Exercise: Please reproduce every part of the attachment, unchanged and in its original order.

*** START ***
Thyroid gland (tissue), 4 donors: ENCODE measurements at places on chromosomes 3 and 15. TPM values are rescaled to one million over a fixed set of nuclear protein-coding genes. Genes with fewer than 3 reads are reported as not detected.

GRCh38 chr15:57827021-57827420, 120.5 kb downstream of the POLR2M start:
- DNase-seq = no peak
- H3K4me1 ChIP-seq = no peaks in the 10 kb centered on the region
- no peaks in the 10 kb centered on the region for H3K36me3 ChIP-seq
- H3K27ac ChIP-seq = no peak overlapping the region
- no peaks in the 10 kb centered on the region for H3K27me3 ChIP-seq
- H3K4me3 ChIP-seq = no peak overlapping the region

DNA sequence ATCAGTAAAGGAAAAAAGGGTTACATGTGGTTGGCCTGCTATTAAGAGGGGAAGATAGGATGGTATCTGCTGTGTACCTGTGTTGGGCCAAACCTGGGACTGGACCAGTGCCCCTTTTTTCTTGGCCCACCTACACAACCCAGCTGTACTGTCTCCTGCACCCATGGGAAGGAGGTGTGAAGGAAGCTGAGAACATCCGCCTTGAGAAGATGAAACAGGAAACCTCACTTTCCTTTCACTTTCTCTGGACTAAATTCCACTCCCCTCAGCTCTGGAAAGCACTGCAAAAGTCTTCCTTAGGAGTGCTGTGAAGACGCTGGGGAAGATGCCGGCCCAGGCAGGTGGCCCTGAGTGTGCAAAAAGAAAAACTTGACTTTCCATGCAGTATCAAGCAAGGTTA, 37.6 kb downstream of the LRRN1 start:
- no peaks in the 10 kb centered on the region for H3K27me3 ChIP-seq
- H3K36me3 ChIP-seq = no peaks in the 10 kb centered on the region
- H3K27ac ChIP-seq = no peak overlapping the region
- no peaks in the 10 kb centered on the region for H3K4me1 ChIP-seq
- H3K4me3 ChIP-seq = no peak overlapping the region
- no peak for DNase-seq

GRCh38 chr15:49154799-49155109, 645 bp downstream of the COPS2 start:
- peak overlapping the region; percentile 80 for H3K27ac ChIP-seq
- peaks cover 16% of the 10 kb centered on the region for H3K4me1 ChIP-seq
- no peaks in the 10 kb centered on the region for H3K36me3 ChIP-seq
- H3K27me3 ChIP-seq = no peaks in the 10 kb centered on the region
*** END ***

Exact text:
Thyroid gland (tissue), 4 donors: ENCODE measurements at places on chromosomes 3 and 15. TPM values are rescaled to one million over a fixed set of nuclear protein-coding genes. Genes with fewer than 3 reads are reported as not detected.

GRCh38 chr15:57827021-57827420, 120.5 kb downstream of the POLR2M start:
- DNase-seq = no peak
- H3K4me1 ChIP-seq = no peaks in the 10 kb centered on the region
- no peaks in the 10 kb centered on the region for H3K36me3 ChIP-seq
- H3K27ac ChIP-seq = no peak overlapping the region
- no peaks in the 10 kb centered on the region for H3K27me3 ChIP-seq
- H3K4me3 ChIP-seq = no peak overlapping the region

DNA sequence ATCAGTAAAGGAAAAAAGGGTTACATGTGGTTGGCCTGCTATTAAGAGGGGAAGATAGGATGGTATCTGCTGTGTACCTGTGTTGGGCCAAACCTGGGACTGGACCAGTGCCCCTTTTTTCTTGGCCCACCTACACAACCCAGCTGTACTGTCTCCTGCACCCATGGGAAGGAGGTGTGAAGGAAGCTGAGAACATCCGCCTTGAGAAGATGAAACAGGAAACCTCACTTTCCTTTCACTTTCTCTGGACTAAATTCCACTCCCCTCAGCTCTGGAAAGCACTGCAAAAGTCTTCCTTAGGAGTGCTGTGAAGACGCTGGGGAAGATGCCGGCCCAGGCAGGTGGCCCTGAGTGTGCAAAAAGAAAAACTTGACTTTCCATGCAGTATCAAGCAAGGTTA, 37.6 kb downstream of the LRRN1 start:
- no peaks in the 10 kb centered on the region for H3K27me3 ChIP-seq
- H3K36me3 ChIP-seq = no peaks in the 10 kb centered on the region
- H3K27ac ChIP-seq = no peak overlapping the region
- no peaks in the 10 kb centered on the region for H3K4me1 ChIP-seq
- H3K4me3 ChIP-seq = no peak overlapping the region
- no peak for DNase-seq

GRCh38 chr15:49154799-49155109, 645 bp downstream of the COPS2 start:
- peak overlapping the region; percentile 80 for H3K27ac ChIP-seq
- peaks cover 16% of the 10 kb centered on the region for H3K4me1 ChIP-seq
- no peaks in the 10 kb centered on the region for H3K36me3 ChIP-seq
- H3K27me3 ChIP-seq = no peaks in the 10 kb centered on the region